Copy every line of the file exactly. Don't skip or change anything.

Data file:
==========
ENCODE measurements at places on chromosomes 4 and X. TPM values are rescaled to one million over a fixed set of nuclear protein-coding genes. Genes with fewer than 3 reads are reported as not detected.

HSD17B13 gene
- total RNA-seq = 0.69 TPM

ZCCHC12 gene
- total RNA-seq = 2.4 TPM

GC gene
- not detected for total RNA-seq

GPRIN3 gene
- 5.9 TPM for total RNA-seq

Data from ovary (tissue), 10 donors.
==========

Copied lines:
ENCODE measurements at places on chromosomes 4 and X. TPM values are rescaled to one million over a fixed set of nuclear protein-coding genes. Genes with fewer than 3 reads are reported as not detected.

HSD17B13 gene
- total RNA-seq = 0.69 TPM

ZCCHC12 gene
- total RNA-seq = 2.4 TPM

GC gene
- not detected for total RNA-seq

GPRIN3 gene
- 5.9 TPM for total RNA-seq

Data from ovary (tissue), 10 donors.